Carole Bergmann pulls her small parks department SUV into an aging 1980s subdivision in Germantown, Md., and takes me to the edge of an expansive meadow. A dense screen of charcoal-gray trees stands between the open ground and the backyards of several houses. The trees are callery pears, the escaped offspring of landscape specimens and street trees from the neighborhood. With no gardener to guide them, the spindly wildlings form an impenetrable thicket of dark twigs with three-inch thorns.
Bergmann, a field botanist for the Montgomery County Parks Department, extricates herself from the thicket and in the meadow shows me that what I take to be blades of grass are actually shoots of trees, mowed to a few inches high. There are countless thousands, hiding in plain sight in Great Seneca Stream Valley Park. If it were not cut back once a year, the meadow would become like the adjacent screen, wall upon wall, acre upon acre of black-limbed, armored trees worthy of Sleeping Beauty’s castle.
“You can’t mow this once and walk away,” said Bergmann, who began her 25-year career in the department as a forest ecologist but has been consumed by an ever-pressing need to address the escape of the Bradford pear and other variants of callery pear, a species that originated in China, along with other invasive exotics.
By Brett French
If there’s a plant-based poster child for wildland fire in the subalpine forests of Yellowstone National Park, it would be the cone of the lodgepole pine tree.
“All of these forests evolved with fire after the last glacial retreat,” said Roy Renkin, a vegetation specialist for Yellowstone National Park. “Different species have evolved different mechanisms to deal with fire.”
The Douglas fir has thick bark meant to resist low-intensity fires. Fireweed spends a lot of time spreading its roots out so it can sprout after fires remove competition. And the lodgepole pine’s specially devised cones will open to release seeds only when heated to 104 to 122 degrees.
“This green forest over here looked like that black forest many times,” he explained.
Renkin is one of the few people still on staff at Yellowstone who was around when the 1988 fires swept across roughly one-third of the park, charring more than 793,000 acres. Since then, he’s been witness to the rebirth of the park’s vegetation following what many at the time thought would be a legacy of scorched earth and a slow rebound.
“You guys will be lucky to have a meadow there in 100 years,” let alone a forest, he remembers one group of “ologists” concluding after visiting a heavily burn site. Thirty years later some of the trees that repopulated the area are 25 feet tall. Elk sedge that took root has grown “as big as basketballs.”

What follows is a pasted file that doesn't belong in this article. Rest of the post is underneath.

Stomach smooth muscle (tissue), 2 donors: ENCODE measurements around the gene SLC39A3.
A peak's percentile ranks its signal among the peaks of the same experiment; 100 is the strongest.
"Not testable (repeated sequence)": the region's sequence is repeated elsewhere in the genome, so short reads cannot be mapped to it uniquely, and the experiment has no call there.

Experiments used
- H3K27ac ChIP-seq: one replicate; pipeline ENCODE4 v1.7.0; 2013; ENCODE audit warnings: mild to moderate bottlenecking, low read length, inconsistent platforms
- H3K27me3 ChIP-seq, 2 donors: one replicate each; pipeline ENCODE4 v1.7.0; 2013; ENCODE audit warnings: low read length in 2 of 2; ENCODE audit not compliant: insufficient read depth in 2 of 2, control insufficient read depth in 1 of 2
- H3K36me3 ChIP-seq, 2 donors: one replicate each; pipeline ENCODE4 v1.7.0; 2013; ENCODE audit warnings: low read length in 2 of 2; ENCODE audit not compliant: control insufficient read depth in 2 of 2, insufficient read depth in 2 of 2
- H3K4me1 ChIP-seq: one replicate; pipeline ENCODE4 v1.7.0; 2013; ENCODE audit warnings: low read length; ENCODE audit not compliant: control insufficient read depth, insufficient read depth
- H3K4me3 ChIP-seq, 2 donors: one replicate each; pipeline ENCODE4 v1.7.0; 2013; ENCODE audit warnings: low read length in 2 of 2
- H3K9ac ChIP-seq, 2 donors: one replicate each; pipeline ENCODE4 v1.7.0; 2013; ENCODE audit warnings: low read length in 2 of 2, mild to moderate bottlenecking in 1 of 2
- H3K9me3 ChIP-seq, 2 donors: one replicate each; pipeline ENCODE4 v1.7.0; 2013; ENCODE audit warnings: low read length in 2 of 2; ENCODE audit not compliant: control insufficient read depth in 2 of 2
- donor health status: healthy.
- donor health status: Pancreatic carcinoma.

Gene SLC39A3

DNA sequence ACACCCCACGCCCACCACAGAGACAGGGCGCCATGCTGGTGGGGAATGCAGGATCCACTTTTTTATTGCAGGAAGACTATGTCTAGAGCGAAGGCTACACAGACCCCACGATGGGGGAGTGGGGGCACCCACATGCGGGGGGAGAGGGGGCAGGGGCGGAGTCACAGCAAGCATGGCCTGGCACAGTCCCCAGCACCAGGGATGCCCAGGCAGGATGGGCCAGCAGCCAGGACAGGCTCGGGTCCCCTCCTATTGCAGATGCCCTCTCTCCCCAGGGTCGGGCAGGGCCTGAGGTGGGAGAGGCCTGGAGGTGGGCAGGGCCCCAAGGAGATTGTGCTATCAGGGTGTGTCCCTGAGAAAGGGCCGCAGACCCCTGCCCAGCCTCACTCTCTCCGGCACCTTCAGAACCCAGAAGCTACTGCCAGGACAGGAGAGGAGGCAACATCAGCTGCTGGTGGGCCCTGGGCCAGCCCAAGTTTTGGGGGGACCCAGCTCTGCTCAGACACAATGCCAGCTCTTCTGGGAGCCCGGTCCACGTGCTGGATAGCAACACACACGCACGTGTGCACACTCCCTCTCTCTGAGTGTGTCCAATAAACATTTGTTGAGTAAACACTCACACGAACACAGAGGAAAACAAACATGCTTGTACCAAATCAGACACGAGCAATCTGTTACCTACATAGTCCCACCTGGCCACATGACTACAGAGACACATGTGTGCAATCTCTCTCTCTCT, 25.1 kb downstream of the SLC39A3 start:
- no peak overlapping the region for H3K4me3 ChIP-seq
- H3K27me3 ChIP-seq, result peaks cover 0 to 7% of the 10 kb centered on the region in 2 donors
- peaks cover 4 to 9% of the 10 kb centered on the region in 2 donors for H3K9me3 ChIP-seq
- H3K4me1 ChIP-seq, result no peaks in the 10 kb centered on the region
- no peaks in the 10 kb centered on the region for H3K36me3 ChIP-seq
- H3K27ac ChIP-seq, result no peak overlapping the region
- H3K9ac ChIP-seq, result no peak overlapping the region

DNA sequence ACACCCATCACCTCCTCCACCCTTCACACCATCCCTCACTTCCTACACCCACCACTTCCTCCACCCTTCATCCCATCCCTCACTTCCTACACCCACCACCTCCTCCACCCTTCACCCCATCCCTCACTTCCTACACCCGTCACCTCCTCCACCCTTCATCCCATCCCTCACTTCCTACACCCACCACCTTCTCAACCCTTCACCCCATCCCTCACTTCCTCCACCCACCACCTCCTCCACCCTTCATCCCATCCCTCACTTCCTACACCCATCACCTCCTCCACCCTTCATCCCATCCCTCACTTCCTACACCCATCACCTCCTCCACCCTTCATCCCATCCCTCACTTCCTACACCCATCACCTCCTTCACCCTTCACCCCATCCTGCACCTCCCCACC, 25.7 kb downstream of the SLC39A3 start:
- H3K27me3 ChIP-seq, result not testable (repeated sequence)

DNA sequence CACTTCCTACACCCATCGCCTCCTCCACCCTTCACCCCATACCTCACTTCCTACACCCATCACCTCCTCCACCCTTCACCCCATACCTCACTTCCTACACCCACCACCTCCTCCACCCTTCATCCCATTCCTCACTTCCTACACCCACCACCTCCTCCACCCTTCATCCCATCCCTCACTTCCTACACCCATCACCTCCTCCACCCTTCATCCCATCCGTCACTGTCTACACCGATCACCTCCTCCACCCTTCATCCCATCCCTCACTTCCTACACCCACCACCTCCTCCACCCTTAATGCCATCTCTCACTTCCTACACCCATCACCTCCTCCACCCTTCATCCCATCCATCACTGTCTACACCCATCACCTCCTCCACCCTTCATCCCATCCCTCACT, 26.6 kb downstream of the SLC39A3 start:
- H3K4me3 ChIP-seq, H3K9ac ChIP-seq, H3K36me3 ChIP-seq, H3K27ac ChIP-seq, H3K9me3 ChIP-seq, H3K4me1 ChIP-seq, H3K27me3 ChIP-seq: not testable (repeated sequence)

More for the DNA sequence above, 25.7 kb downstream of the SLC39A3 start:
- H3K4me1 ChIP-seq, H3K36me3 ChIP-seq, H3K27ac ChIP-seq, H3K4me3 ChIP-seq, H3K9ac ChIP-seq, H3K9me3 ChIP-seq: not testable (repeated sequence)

The U.S. forest products sector is very dynamic, and contributes a substantial amount of employment, income, manufacturing sales, and value added to rural forest economies throughout the country. Overall, forest products comprise about 1.5% of the total U.S. economy, and contribute about 5% of total manufacturing output in the country. Furthermore, the forest products sector is one of the top three contributors to most southern state economies.
The forest products industry creates incentives for property owners to manage their forests rather than convert them to other uses with a higher financial return, such as development. These working forests deliver many ecosystem services that society values—fresh water, carbon sequestration and storage, erosion control, natural disaster mitigation, biodiversity, recreation, foods, and medicinal plants.
The industry also provides markets for the by-products of forest management and restoration, such as small timber from hazardous fuels reduction and after-fire salvage harvests. In some areas of the West and interior Alaska, the lack of a forest products industry means that owners have no financial incentive to improve forest health. These owners must then decide whether to restore their forests at their own expense, for the benefit of all.
The United States is both the biggest consumer and the biggest producer of forest products, making almost 30 percent of the world’s forest products in all major categories.
The size and organization of the forest products sector have changed over recent decades because it is a cyclical industry, sensitive to fluctuations in the domestic economy and to long-term changes in output markets, consumer preferences, technology, and global economic growth.
The overall trend in the U.S. share of global production, mostly made up by solidwood products and pulp and paper, has been decreased production in most categories. For some products, the decline has been evident since the 1960s; others have slipped since the late 1990s. Trends point toward further declines, even while domestic production of particular products, such as wood pellets, increases.
By Theodore Endreny
Megacities are on the rise. There are currently 47 such areas around the globe, each housing more than 10 million residents.
More than half the global population now lives in urban areas, comprising about 3 percent of the Earth. The ecological footprint of this growth is vast and there’s far more that can be done to improve life for urban residents around the world.
When it comes to natural spaces, trees are keystone species in the urban ecosystem, providing a number of services that benefit people. My research team has calculated just how much a tree matters for many urban areas, particularly megacities. Trees clean the air and water, reduce stormwater floods, improve building energy use and mitigate climate change, among other things.
For every dollar invested in planting, cities see an average of US$2.25 return on their investment each year.
By Dave Merrill and Lauren Leatherby
There are many statistical measures that show how productive the U.S. is. Its economy is the largest in the world and grew at a rate of 4.1 percent last quarter, its fastest pace since 2014. The unemployment rate is near the lowest mark in a half century.
What can be harder to decipher is how Americans use their land to create wealth. The 48 contiguous states alone are a 1.9 billion-acre jigsaw puzzle of cities, farms, forests and pastures that Americans use to feed themselves, power their economy and extract value for business and pleasure.
Using surveys, satellite images and categorizations from various government agencies, the U.S. Department of Agriculture divides the U.S. into six major types of land. The data can’t be pinpointed to a city block—each square on the map represents 250,000 acres of land. But piecing the data together state-by-state can give a general sense of how U.S. land is used.